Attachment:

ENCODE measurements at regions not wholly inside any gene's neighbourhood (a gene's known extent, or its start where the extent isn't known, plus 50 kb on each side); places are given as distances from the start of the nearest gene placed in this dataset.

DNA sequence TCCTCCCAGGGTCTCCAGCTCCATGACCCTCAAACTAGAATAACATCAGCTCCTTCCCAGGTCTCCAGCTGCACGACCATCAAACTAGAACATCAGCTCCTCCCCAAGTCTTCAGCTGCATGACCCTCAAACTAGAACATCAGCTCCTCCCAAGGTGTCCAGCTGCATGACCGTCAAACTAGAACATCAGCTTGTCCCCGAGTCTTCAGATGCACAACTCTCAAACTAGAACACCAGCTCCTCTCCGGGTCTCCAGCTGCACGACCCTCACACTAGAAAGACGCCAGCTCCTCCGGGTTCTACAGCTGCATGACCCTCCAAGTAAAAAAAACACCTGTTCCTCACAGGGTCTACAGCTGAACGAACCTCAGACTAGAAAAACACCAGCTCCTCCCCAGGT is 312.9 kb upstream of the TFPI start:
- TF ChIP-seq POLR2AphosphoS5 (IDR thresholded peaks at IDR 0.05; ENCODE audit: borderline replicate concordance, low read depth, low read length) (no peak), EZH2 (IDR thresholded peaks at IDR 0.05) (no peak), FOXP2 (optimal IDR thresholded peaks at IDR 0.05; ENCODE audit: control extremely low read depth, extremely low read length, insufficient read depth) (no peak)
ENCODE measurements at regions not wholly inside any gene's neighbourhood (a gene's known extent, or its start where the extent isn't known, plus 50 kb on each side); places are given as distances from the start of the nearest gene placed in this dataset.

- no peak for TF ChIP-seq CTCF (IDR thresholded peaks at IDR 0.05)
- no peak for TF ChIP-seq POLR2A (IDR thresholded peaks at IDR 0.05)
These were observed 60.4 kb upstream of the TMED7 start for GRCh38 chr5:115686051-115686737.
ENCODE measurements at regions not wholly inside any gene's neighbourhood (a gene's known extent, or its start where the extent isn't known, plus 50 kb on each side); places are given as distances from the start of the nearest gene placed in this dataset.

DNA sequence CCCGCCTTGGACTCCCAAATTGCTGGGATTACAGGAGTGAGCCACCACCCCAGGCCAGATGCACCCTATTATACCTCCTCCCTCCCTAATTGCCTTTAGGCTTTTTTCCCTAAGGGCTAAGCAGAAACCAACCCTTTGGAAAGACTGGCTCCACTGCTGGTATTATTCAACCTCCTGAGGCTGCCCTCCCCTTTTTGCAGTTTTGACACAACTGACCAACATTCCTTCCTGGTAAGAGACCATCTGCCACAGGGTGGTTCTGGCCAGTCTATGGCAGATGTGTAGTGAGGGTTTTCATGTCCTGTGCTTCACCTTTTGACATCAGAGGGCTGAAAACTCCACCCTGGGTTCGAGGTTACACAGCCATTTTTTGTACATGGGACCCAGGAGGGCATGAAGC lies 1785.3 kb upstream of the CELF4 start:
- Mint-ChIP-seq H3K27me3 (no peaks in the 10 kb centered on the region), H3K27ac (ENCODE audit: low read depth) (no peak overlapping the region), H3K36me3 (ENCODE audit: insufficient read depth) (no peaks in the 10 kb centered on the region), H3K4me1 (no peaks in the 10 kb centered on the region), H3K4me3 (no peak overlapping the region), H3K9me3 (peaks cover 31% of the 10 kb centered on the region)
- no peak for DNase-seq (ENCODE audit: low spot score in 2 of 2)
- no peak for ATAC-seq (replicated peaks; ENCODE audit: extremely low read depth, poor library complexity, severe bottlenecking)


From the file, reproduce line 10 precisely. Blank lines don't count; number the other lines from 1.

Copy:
- Mint-ChIP-seq H3K27me3 (no peaks in the 10 kb centered on the region), H3K27ac (ENCODE audit: low read depth) (no peak overlapping the region), H3K36me3 (ENCODE audit: insufficient read depth) (no peaks in the 10 kb centered on the region), H3K4me1 (no peaks in the 10 kb centered on the region), H3K4me3 (no peak overlapping the region), H3K9me3 (peaks cover 31% of the 10 kb centered on the region)